How the rise of genderless shopping is transforming the fashion industry

When you go into most clothing stores, the chances are you’ll have two options: to browse the male section, or the female section.

Things are beginning to change, though. Fashion designers are combining men’s and women’s collections on the runway, parents are pushing to scrap “boys” and “girls” labels on clothing and a number of retailers are defying gender conventions altogether – to cater exclusively for non-binary people.

The Phluid Project, a new shopping space in New York City which opened in March, is one of the first gender-free stores of its kind. It’s not just about buying clothes, but about creating an inclusive shopping experience for non-binary customers.

“There is a paradigm shift that is currently happening in our society,” says founder Rob Smith. “Today’s young people are leaving behind the traditional roles and structures that constrained generations prior. They are choosing to live a freer and more self-expressive life.”

“In many ways, I have created a retail space and community centre I wish I had access to as a young person.”

Spaces like the Phluid Project, where customers can sip coffee, chat to others and browse gender-free brands – which are divided by aesthetic – are going to become more common, Smith adds.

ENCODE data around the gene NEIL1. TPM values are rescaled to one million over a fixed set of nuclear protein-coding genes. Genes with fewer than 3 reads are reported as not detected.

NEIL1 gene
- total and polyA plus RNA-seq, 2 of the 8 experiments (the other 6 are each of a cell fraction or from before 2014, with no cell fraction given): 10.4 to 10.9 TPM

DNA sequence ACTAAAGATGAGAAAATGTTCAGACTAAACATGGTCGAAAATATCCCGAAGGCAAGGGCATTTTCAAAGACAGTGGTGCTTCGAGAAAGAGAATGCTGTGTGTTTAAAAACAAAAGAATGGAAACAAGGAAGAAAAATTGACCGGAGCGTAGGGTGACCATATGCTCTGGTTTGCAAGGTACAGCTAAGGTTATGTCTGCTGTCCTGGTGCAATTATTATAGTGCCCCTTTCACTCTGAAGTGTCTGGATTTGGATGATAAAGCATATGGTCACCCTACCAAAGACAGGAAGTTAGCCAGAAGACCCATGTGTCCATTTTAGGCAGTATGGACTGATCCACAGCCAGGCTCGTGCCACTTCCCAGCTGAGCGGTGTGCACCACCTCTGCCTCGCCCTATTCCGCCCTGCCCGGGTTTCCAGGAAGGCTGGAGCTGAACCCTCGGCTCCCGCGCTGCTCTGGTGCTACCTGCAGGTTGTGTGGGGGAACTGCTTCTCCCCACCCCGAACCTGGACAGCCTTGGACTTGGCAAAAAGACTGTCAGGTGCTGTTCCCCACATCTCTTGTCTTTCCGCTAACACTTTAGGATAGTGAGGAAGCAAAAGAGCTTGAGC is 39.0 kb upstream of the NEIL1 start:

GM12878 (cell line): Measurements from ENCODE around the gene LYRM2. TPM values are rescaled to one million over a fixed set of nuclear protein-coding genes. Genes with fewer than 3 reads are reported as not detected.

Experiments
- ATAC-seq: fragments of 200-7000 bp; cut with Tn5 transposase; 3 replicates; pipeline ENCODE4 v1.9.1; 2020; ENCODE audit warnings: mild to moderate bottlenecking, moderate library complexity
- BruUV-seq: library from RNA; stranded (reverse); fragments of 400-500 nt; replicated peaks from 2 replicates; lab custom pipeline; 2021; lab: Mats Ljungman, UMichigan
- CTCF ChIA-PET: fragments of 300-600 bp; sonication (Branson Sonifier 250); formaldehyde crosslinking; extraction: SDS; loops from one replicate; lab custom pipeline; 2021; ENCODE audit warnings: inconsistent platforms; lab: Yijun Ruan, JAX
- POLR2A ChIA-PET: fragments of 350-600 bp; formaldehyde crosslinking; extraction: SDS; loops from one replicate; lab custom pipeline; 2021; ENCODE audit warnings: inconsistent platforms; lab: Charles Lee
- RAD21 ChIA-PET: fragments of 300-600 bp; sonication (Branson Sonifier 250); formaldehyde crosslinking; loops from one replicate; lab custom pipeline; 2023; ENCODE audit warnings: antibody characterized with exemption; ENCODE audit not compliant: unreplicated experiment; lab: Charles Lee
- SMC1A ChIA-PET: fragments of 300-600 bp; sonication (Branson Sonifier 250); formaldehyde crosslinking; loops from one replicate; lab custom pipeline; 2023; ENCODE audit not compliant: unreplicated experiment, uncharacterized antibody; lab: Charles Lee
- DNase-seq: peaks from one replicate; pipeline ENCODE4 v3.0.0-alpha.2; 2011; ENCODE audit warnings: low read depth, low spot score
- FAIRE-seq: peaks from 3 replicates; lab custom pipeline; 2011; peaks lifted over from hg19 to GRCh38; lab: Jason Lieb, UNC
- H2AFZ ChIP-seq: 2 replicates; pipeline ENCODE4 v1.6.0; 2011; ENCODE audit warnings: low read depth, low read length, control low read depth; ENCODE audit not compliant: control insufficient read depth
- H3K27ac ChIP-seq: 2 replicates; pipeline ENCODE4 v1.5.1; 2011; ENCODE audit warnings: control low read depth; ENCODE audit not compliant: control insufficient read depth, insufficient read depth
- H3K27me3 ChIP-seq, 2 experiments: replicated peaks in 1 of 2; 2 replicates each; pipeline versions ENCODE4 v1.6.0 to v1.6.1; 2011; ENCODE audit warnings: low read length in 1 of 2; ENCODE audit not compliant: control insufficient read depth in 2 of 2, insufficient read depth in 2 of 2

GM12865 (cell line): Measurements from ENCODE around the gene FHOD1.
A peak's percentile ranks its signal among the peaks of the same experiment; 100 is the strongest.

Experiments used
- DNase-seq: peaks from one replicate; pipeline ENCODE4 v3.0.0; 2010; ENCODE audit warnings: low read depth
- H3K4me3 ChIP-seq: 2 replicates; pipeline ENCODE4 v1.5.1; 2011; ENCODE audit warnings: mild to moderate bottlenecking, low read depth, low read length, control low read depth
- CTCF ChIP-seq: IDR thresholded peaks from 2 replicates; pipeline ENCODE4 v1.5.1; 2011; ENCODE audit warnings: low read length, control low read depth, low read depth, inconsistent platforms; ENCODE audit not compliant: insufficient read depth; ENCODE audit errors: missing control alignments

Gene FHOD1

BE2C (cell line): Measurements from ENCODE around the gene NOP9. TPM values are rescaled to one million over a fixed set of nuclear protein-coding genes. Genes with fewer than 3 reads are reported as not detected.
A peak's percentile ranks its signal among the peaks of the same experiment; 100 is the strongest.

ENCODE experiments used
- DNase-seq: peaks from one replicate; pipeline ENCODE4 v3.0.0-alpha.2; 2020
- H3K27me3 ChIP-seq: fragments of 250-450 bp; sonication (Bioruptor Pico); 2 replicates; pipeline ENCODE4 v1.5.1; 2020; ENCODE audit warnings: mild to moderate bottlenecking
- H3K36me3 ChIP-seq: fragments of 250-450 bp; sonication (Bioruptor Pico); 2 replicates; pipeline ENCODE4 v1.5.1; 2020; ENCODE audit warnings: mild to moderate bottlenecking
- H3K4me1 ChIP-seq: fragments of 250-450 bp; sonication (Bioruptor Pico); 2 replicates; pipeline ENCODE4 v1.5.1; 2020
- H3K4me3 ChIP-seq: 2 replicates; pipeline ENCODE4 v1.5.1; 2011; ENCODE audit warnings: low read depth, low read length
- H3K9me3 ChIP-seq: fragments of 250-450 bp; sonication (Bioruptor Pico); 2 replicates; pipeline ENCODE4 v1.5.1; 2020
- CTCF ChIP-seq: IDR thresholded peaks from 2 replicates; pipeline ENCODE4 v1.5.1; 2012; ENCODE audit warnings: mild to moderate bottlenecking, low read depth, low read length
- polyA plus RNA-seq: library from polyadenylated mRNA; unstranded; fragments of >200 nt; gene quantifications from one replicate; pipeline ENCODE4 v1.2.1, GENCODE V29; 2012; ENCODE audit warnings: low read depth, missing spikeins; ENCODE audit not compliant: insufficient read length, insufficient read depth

April Mellas and Amy Bender co-founded the genderless shopping app RIGit (Supplied)

“It has become very evident that people need a space which allows you to be yourself, where assumptions are checked at the door and honouring the individual is priority,” Smith says.

Crucially, though, gender-free clothing is also about tackling the challenges faced by non-binary people when shopping.

“They may be challenged, or feel worried about being challenged, when shopping in stores that split their clothing by gender, particularly if their external appearance leads staff or other shoppers to believe they fit into a binary gender category,” says 26-year-old Nat Saunders, who is non-binary.

“They may also feel uncomfortable choosing which changing rooms to use if those are divided by gender – or, again, worry about being challenged by staff or other shoppers.”

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